The Patient Protection and Affordable Care Act, often referred to simply as the ACA or Obamacare, was signed into law on March 23, 2010. The ACA is intended to expand access to health insurance coverage for millions of uninsured Americans by expanding eligibility for Medicaid and developing health insurance marketplaces where uninsured persons may be eligible for subsidies to make private health plans more affordable. While expanding access to health insurance is a big part of the ACA, there are many other purposes of the law, including provisions intended to reform the health care delivery system to produce better patient outcomes at lower cost.
AOTA was very active in the legislative process leading up to the passage and signing of the ACA, working to achieve victories such as inclusion of rehabilitation and habilitation in the essential health benefits package. AOTA has also been monitorting the regulatory process at the federal and state levels as the ACA has been implemented, and has been advocating for occupational therapy practitioners and consumers. The dynamic environment created by health care reform creates opportunities, but vigilant monitoring of implementation activities and carefully executed advocacy efforts are necessary to ensure occupational therapy is valued and protected in the future.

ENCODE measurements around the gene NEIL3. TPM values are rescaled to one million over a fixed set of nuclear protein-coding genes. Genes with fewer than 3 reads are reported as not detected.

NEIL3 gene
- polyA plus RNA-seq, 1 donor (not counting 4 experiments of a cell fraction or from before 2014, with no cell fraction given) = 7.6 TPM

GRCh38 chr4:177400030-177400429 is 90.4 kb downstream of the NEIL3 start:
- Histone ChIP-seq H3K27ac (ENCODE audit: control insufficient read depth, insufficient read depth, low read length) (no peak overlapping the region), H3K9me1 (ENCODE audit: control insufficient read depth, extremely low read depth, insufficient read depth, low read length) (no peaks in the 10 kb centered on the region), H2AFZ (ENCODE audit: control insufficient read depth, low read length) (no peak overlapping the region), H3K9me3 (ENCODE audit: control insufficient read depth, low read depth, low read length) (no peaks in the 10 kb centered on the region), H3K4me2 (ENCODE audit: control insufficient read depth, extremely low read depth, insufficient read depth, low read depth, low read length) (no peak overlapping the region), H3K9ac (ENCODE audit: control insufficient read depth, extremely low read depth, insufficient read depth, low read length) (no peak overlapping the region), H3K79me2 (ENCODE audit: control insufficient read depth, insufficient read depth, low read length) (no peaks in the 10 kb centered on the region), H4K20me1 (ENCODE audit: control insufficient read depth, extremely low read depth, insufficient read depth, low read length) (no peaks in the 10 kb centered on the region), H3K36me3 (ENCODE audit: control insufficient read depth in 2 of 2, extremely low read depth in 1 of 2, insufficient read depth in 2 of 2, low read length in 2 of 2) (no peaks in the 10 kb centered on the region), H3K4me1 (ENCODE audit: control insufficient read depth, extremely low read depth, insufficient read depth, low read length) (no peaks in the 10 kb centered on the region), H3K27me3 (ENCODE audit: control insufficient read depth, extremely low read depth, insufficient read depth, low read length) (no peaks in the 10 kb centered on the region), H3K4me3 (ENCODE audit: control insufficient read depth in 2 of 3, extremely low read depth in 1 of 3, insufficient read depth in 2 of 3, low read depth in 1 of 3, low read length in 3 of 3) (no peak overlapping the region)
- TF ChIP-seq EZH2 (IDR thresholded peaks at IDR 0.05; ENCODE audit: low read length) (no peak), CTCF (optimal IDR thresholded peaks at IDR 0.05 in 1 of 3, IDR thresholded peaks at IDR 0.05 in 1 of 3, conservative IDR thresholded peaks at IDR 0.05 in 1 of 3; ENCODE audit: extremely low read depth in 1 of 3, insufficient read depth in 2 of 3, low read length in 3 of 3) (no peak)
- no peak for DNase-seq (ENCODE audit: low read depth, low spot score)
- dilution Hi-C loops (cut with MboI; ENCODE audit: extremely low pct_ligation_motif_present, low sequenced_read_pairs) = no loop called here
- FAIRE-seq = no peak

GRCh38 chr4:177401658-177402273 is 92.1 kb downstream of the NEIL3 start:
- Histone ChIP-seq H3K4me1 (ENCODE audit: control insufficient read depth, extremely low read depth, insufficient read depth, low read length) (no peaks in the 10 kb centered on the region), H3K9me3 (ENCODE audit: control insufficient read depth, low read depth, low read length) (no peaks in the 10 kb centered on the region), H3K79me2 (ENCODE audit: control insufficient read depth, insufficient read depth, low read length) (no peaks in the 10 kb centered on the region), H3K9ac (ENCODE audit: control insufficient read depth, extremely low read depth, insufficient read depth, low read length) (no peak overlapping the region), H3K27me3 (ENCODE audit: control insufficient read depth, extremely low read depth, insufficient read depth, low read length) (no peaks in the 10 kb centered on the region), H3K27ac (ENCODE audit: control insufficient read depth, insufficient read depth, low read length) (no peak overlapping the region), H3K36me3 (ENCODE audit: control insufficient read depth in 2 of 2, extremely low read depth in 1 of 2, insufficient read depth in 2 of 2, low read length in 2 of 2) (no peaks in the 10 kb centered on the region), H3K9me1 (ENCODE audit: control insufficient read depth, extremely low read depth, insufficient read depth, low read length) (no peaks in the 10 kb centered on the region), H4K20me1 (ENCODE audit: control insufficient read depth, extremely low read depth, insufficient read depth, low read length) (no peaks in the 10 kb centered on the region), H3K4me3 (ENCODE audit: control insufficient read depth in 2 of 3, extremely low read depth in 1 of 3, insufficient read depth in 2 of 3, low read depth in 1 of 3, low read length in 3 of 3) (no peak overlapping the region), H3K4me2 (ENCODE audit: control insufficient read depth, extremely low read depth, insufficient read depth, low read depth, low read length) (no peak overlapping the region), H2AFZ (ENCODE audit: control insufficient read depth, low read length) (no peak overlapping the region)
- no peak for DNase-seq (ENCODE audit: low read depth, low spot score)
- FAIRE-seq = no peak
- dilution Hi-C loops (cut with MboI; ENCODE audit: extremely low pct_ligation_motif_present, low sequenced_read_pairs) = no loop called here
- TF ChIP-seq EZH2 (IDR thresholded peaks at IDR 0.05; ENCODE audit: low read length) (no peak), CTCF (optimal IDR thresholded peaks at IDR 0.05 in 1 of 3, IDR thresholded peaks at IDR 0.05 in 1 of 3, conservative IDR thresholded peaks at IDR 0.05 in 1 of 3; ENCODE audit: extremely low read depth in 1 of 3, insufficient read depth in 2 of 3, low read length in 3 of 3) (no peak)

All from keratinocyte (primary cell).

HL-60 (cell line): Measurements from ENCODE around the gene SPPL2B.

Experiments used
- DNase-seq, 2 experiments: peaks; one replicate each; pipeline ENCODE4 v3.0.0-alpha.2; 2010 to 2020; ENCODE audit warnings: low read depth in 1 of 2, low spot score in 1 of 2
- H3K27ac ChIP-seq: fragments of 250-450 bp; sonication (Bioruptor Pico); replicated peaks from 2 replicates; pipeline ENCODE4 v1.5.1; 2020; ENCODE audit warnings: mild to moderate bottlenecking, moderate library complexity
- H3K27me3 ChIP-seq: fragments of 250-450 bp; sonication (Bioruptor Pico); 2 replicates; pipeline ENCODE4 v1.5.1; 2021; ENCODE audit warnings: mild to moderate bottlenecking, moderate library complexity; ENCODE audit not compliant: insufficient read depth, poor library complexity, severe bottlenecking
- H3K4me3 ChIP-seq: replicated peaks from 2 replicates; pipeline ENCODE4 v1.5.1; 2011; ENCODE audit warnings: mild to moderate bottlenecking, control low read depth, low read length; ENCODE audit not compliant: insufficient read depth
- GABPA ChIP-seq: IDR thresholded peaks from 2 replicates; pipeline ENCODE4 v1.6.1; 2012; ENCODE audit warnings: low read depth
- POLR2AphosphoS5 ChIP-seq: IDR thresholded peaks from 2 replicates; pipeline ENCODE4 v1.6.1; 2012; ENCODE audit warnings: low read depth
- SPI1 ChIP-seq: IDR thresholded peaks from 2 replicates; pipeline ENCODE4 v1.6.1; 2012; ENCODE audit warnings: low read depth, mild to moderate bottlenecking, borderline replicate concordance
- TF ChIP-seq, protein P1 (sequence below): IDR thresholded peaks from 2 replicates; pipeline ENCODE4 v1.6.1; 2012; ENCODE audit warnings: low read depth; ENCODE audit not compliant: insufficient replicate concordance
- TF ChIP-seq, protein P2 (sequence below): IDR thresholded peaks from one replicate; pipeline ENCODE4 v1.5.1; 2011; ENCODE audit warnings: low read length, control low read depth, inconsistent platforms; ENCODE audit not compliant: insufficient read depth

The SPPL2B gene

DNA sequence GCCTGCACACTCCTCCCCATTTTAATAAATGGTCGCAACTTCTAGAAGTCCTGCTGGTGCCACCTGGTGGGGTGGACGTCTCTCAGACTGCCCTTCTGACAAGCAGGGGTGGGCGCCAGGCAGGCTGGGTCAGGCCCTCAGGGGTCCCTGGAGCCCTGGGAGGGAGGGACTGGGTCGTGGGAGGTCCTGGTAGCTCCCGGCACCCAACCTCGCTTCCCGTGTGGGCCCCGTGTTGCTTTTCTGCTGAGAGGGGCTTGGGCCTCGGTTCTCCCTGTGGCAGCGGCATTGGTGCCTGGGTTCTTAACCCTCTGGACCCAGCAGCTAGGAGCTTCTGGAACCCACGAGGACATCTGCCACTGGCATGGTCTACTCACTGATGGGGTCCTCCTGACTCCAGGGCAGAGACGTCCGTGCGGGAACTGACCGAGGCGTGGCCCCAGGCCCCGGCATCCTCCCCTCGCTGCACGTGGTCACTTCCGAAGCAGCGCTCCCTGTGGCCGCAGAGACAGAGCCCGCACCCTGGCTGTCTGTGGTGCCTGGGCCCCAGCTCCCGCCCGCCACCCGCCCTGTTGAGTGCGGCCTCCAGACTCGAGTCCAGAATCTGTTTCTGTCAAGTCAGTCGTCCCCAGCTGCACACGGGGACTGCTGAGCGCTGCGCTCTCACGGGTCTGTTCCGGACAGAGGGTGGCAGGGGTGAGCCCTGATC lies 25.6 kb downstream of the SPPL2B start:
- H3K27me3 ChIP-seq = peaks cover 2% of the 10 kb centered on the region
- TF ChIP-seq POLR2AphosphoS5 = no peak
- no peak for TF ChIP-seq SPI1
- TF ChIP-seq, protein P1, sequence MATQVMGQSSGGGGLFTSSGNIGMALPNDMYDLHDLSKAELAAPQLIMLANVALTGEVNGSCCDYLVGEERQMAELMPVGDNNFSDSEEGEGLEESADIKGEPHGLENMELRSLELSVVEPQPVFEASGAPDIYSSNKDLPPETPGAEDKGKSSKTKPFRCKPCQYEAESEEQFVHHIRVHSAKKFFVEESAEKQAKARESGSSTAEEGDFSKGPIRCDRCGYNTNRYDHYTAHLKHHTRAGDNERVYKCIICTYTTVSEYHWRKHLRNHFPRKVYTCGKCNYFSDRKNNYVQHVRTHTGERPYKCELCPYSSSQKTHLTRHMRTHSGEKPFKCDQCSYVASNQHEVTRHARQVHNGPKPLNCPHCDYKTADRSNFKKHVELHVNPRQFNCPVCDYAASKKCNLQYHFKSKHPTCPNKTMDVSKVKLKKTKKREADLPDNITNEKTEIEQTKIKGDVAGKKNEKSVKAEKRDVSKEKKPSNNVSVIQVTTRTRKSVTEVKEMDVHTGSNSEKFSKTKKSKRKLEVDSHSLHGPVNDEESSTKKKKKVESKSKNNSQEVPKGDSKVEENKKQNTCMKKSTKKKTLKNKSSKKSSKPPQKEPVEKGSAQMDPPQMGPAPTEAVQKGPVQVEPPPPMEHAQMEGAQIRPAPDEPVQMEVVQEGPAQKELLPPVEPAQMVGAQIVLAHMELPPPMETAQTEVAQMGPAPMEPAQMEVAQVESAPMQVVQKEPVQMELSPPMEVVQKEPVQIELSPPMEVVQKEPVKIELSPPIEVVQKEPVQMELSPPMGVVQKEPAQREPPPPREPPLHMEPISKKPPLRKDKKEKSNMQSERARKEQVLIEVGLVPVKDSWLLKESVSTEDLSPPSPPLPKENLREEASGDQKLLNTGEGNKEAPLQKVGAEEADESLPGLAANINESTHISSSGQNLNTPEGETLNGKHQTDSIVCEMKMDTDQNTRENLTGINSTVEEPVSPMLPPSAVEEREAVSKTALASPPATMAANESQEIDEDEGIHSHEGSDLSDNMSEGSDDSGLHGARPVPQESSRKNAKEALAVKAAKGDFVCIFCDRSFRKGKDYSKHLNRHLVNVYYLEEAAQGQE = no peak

Please also see the Health Care Reform Implementation page on AOTA's website at: http://www.aota.org/Advocacy-Policy/Health-Care-Reform.aspx
This is one of the most important implications of the ACA for occupational therapy practitioners and consumers, and you're likely to read a lot about it on this blog. Thanks to advocacy by AOTA and allied organizations, the ACA requires coverage of habilitative services as essential health benefits for millions of newly insured people who will be purchasing private health plans on health insurance exchanges, or obtaining coverage through states' Medicaid expansions. There will be a lot of variation around the country in terms of how habilitative services are covered, but there are a few key things to realize.
All is not perfect with these new requirements. There's a lot of advocacy work that remains to be done before habilitative occupational therapy services are available to anyone for whom they are clinically appropriate, but a significant positive step was taken with the ACA. Read more about this issue and some of the remaining challenges in Kaiser Health News.